Saturday, September 28, 2013

Excerpts from Lydia Davis.

One of my classes recently introduced me to an author named Lydia Davis. She primarily writes very short short stories (Some as short as a sentence). That isn’t what’s astounding about her though. What’s astounding about her is how good she is with language. She bends it like a mystic bends a spoon. Below are some of my favorite twisted utensils from her collected works.   

On love and loss and sex and such:

… you’re planning it all, not in your head, really, somewhere inside your body, or all through your body, it’s all mounting up and coming together so that when you get in bed you can’t help it …

It isn’t over when it ends.

… she didn’t have to feel this was a burden, the fact that I loved her.

You can’t measure it, because the pain comes after and it lasts longer. So the question really is, Why doesn’t that pain make you say, I won’t do it again? When the pain is so bad that you have to say that, but you don’t.

And, everyone knows, to tolerate a person telling you about his childhood it is necessary to be in love with him.

On cockroaches:

We feel for such nimble rascals, such quick movers, such clever thieves.

It is in his moment of hesitation that you sense him as an intelligent creature. Between his pause and his change of direction, you are sure, there is a quick thought.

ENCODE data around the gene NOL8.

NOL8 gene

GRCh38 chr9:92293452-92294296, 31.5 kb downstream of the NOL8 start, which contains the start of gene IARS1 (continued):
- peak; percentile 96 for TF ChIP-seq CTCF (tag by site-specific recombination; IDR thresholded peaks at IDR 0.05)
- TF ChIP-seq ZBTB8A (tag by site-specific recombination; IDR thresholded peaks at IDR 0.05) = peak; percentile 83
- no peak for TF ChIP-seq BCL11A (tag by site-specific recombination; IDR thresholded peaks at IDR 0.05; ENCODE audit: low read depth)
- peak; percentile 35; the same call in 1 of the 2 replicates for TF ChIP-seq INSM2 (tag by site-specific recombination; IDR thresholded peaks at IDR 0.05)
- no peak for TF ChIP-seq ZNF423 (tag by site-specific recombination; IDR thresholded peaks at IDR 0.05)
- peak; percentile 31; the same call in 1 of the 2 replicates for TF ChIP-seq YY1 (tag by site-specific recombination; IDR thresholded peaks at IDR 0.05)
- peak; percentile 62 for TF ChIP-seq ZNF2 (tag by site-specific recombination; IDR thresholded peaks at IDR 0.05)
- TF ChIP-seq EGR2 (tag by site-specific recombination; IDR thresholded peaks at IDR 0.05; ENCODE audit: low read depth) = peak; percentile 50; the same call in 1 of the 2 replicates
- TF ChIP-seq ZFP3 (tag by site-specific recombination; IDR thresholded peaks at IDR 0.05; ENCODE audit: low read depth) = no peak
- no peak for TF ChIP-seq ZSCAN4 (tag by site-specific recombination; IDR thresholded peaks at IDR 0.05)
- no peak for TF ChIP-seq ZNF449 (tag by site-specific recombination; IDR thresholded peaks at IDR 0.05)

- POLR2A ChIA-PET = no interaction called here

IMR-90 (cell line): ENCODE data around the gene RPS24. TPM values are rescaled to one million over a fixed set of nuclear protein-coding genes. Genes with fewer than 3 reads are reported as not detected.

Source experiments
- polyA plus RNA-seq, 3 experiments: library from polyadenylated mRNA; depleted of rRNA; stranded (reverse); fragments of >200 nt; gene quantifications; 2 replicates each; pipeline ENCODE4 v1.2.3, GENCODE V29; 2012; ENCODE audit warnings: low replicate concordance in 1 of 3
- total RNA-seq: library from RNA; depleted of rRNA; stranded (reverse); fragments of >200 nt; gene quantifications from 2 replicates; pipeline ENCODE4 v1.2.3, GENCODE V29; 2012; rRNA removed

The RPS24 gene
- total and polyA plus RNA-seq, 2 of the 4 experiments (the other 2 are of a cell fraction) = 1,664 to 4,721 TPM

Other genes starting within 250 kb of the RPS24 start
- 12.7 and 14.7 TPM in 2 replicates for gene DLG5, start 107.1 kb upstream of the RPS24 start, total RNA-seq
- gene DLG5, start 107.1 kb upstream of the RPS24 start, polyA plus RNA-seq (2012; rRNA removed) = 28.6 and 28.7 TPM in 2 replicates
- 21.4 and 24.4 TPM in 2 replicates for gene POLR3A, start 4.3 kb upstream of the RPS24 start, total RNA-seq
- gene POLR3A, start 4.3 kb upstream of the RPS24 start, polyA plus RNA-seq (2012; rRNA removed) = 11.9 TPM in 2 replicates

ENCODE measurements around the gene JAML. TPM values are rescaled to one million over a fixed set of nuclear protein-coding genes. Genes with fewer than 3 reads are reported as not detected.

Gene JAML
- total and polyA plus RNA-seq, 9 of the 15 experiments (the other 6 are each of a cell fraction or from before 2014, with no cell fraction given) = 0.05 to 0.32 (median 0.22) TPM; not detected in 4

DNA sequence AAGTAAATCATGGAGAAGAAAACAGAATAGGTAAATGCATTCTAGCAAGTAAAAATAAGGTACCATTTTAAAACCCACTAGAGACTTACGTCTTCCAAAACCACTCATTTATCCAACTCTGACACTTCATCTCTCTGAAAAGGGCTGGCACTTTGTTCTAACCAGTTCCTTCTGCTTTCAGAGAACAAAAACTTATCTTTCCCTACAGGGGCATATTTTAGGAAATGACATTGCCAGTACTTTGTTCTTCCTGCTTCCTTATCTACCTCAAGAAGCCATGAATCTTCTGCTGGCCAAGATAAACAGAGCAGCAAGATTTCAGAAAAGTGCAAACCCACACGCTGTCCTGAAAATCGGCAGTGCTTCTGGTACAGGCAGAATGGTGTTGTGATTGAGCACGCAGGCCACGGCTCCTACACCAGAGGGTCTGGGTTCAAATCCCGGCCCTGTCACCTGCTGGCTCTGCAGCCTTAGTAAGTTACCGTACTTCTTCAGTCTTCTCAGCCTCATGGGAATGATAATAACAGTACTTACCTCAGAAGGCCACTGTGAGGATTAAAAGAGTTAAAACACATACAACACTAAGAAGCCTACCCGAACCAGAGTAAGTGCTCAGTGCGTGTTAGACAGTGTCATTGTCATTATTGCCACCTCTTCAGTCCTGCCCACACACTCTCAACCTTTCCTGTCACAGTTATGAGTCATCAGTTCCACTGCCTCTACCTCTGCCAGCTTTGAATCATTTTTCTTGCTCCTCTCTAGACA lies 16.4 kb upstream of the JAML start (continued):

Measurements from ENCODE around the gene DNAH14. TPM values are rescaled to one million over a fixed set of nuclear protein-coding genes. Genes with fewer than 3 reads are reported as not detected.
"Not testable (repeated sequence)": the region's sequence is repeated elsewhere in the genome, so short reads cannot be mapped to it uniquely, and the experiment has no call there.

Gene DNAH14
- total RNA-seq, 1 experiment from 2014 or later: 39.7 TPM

On cats:

… they could wait for a person longer than a person would wait for them.

… at each moment in its life, a cat has only one concern.

On the Napoleon Complex:

Small men are often inclined to take pride in their good health.

On waiting for a woman to show up:

… and the more women pass who resemble her, or the more they resemble her, the closer I think she is, and the more likely to appear.

If she does not come it would be wrong to say I will miss her, because she is always so present in my imagination.

On minimalism:

Her austerity sometimes borders on masochism.

On Women’s Lib:

… where henceforth will be the so-called superiority of the male man? In truth, I tell you: the time is close when women will become human beings.

This is the entire story (or is it a poem?) called The Fly:

At the back of the bus,
inside the bathroom,
this very small illegal passenger,
on its way to Boston.

And this is one of my favorites of hers. It has been stuck to my brain like napalm on skin since I read it a week ago. This is the entire story:

Information from the North Concerning the Ice

Each seal uses many blowholes and each blowhole is used by many seals.


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